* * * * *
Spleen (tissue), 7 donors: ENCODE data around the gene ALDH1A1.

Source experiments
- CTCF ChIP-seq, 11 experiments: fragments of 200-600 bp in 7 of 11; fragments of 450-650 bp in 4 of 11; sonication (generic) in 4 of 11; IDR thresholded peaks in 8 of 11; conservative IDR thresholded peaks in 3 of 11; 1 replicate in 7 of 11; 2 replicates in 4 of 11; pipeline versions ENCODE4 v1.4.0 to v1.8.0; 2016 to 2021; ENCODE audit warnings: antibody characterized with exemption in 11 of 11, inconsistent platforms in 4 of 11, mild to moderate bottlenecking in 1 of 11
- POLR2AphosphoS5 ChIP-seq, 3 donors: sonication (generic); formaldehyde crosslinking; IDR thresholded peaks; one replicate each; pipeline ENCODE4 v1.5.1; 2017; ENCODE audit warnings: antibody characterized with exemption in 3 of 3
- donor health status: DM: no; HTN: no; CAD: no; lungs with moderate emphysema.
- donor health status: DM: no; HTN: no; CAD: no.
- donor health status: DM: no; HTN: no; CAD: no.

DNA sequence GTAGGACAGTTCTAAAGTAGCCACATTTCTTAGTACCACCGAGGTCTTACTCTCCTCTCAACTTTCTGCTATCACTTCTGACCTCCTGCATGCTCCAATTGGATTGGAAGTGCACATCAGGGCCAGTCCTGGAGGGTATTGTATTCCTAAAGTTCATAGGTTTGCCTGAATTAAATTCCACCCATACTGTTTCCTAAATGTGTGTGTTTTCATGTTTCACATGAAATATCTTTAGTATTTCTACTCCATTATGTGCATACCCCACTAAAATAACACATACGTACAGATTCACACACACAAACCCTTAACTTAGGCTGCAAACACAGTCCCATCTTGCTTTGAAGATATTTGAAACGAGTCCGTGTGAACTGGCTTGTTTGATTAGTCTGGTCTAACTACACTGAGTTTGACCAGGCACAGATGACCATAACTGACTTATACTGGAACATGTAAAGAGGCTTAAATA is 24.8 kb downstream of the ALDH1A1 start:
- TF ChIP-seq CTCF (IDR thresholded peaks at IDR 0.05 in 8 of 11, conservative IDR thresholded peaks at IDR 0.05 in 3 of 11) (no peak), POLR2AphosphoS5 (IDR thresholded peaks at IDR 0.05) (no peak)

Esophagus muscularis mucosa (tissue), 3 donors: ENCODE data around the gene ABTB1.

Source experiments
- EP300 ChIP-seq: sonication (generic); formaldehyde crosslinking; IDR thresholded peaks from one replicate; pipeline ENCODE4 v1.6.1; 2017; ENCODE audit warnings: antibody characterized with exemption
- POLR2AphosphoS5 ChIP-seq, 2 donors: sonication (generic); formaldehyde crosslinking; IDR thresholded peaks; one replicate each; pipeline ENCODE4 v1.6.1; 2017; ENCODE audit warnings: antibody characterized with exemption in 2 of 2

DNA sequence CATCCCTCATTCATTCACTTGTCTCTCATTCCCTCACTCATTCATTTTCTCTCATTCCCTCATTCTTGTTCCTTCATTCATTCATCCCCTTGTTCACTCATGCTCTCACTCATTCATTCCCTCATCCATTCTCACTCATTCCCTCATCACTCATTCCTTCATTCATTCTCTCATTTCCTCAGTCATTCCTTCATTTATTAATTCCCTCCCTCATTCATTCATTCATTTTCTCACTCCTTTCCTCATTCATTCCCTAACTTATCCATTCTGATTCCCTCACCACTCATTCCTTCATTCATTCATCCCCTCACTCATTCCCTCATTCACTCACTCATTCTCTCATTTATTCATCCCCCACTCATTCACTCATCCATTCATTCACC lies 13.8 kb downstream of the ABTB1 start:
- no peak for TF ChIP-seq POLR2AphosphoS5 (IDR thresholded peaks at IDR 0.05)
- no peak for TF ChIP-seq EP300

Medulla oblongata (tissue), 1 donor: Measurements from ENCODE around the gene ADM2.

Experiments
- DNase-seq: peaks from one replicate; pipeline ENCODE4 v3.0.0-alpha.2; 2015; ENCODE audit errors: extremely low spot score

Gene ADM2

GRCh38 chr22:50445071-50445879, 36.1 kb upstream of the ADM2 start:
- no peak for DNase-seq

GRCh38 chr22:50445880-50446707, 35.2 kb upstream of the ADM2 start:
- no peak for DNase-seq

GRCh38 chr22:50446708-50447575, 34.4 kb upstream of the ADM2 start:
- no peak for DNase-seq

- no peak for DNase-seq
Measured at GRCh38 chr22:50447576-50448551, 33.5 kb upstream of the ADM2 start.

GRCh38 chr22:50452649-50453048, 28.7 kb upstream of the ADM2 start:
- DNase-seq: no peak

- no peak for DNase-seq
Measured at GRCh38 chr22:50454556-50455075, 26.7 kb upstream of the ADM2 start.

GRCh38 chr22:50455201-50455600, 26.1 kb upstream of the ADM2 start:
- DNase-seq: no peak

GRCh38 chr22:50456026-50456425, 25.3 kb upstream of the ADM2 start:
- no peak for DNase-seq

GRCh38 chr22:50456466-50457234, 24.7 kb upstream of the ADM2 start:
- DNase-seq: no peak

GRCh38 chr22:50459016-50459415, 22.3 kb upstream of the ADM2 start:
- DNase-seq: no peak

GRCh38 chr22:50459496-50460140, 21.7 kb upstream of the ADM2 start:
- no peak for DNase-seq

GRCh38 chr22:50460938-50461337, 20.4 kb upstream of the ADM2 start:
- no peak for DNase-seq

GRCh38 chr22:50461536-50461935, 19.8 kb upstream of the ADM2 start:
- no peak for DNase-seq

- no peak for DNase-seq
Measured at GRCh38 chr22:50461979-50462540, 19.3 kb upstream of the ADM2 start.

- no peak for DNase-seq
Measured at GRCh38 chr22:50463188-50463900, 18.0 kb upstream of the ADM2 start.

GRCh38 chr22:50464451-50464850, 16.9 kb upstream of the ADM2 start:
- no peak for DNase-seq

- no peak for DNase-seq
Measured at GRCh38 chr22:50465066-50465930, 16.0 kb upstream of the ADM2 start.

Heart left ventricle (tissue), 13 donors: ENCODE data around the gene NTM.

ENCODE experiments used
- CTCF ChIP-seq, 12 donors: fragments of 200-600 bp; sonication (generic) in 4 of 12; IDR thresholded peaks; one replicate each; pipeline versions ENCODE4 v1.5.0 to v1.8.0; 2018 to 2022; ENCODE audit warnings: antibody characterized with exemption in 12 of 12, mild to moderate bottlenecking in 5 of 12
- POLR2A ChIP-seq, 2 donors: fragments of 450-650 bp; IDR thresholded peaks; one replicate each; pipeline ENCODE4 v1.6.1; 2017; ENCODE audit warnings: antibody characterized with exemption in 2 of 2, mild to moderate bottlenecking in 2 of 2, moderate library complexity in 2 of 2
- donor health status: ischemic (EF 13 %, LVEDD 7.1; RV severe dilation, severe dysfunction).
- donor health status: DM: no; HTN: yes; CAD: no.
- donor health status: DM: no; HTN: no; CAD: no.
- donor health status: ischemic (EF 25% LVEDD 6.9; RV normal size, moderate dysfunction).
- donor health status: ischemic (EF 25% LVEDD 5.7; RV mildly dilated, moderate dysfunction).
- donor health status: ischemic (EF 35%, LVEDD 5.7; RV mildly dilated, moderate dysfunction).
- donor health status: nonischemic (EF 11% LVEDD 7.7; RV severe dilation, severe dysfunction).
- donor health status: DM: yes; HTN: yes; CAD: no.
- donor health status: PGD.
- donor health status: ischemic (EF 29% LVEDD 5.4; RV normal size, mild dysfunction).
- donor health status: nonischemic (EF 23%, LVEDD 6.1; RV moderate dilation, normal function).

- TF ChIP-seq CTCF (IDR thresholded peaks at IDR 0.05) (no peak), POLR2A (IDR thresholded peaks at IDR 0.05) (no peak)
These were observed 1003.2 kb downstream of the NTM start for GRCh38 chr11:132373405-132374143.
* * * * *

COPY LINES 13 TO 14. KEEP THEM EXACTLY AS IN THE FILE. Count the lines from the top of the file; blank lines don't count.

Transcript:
- POLR2AphosphoS5 ChIP-seq, 2 donors: sonication (generic); formaldehyde crosslinking; IDR thresholded peaks; one replicate each; pipeline ENCODE4 v1.6.1; 2017; ENCODE audit warnings: antibody characterized with exemption in 2 of 2

DNA sequence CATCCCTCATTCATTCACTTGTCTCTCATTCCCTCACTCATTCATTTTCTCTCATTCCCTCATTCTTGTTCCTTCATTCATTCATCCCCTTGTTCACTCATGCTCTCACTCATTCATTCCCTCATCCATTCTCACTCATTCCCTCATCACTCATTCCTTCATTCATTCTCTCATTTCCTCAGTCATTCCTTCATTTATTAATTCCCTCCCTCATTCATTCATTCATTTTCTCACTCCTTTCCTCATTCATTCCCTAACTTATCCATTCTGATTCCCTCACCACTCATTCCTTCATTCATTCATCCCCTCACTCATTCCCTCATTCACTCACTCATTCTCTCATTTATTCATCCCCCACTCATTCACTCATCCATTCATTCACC lies 13.8 kb downstream of the ABTB1 start: